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The Coronavirus Aid, Relief, and Economic Security Act (CARES Act), a sweeping third-wave relief package in response to the COVID-19 pandemic, became law March 27. To read the full overview of the bill, click here.  

With respect to funding, the CARES Act provides over $12 billion towards housing out of the $2 trillion total allocation, with an overall emphasis on coronavirus containment and offsetting reduced tenant rent payments. Included in this $12 billion is:

  • $5 billion in community development block grants to provide state and local governments with funding to provide services for seniors, the homeless, and public health;
  • $4 billion in homeless assistance grants to address, treat, and contain the spread of COVID-19 among the homeless population, and to fund homeless prevention for individuals and families who would become homeless as a result of coronavirus;
  • $1.25 billion towards tenant-based rental assistance to preserve the Section 8 voucher rental assistance for those experiencing loss of income;
  • $1 billion for project-based rental assistance to make up for reduced tenant rent payments;
  • $685 million for public housing agencies for operating assistance to compensate for reduced tenant rent payments, and help contain the spread of coronavirus in public housing;
  • $300 million for Native American housing, homelessness, and coronavirus containment on tribal lands;
  • $65 million for housing needs for those living with HIV/AIDS;
  • $50 million for additional HUD administrative expenses to provide services during the pandemic;
  • $50 million towards Section 202 housing for seniors;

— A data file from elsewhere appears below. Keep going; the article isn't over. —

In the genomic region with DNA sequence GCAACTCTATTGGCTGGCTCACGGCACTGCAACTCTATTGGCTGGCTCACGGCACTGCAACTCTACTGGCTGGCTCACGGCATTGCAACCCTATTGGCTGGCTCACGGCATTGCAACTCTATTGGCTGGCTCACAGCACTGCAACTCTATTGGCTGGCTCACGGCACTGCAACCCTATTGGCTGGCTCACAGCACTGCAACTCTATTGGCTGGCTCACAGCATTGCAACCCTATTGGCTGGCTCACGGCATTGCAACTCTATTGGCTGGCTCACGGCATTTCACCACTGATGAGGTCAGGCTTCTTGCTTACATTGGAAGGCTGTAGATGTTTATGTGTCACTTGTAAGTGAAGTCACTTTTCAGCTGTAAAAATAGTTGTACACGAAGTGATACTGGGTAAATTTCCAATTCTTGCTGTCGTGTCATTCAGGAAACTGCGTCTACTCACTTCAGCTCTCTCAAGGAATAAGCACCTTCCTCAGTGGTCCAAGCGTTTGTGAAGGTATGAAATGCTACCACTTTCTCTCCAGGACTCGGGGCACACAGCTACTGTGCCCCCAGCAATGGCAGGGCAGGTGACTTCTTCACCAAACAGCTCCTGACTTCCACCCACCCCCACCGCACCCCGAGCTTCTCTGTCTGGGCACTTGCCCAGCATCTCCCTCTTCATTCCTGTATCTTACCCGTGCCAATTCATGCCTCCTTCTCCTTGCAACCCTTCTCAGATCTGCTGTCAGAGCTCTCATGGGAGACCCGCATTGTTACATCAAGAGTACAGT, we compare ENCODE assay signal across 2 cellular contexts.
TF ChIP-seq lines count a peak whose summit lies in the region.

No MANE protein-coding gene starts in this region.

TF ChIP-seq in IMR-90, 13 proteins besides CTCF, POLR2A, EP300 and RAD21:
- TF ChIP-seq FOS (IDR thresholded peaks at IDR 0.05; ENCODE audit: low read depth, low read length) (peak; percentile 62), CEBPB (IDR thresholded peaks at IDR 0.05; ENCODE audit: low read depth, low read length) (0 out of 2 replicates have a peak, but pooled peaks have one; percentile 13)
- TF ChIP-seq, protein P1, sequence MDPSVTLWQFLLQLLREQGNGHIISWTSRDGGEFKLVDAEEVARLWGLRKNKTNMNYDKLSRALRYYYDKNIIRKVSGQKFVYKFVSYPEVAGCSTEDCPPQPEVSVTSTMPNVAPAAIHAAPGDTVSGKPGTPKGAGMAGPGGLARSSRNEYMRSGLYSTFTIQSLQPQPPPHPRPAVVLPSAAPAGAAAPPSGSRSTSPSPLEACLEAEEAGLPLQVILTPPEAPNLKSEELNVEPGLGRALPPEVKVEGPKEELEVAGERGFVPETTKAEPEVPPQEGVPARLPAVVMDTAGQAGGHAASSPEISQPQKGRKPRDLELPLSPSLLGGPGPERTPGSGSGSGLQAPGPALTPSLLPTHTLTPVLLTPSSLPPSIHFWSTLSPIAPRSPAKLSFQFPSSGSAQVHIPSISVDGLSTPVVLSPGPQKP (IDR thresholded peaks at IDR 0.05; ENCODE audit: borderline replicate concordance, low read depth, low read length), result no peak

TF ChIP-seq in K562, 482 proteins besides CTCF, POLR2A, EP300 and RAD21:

• $15 million towards Section 811 housing for persons with disabilities;
  • $5 million for the HUD Inspector General for oversight; and
  • $2.5 million for fair housing enforcement.

In addition, the CARES Act provides borrowers, tenants, and landlords with certain protections with respect to evictions and federally backed mortgages, including the following:

  • A 60-day prohibition on foreclosures on any federally backed mortgage loans effective as of March 18th;
  • Up to 180 days of forbearance (with an additional 180-day extension if necessary) for any borrowers of federally backed mortgage loans suffering a financial hardship as a result of the pandemic;
  • Up to 90 days of forbearance for multifamily borrowers who have experienced a financial hardship, in exchange for an agreement not to evict tenants or charge late fees during the forbearance period; and
  • A 120-day prohibition on initiating legal action to recover possession of a rental unit or to charge fees, penalties, or other charges to the tenant related to such nonpayment of rent where the landlord’s mortgage on that property is insured, guaranteed, supplemented, protected, or assisted in any way by HUD, Fannie Mae, Freddie Mac, the rural housing voucher program, or the Violence Against Women Act of 1994.

In addition to the CARES Act, Fannie Mae and Freddie Mac have issued additional orders regarding evictions and mortgage forbearance, which the Coronavirus Response Team addressed in a client alert found here. Please contact a member of the Coronavirus Response Team should you have questions or concerns about the impact of the CARES Act, or other housing directives, on your business.

For more information please contact Amy Curry, Geoff White, Adam Okuley, Payton Bradford, or any attorney in Frost Brown Todd’s Multifamily Housing industry team or  Business Litigation practice group.

To provide guidance and support to clients as this global public-health crisis unfolds, Frost Brown Todd has created a Coronavirus Response Team. Our attorneys are on hand to answer your questions and provide guidance on how to proactively prepare for and manage any coronavirus-related threats to your business operations and workforce.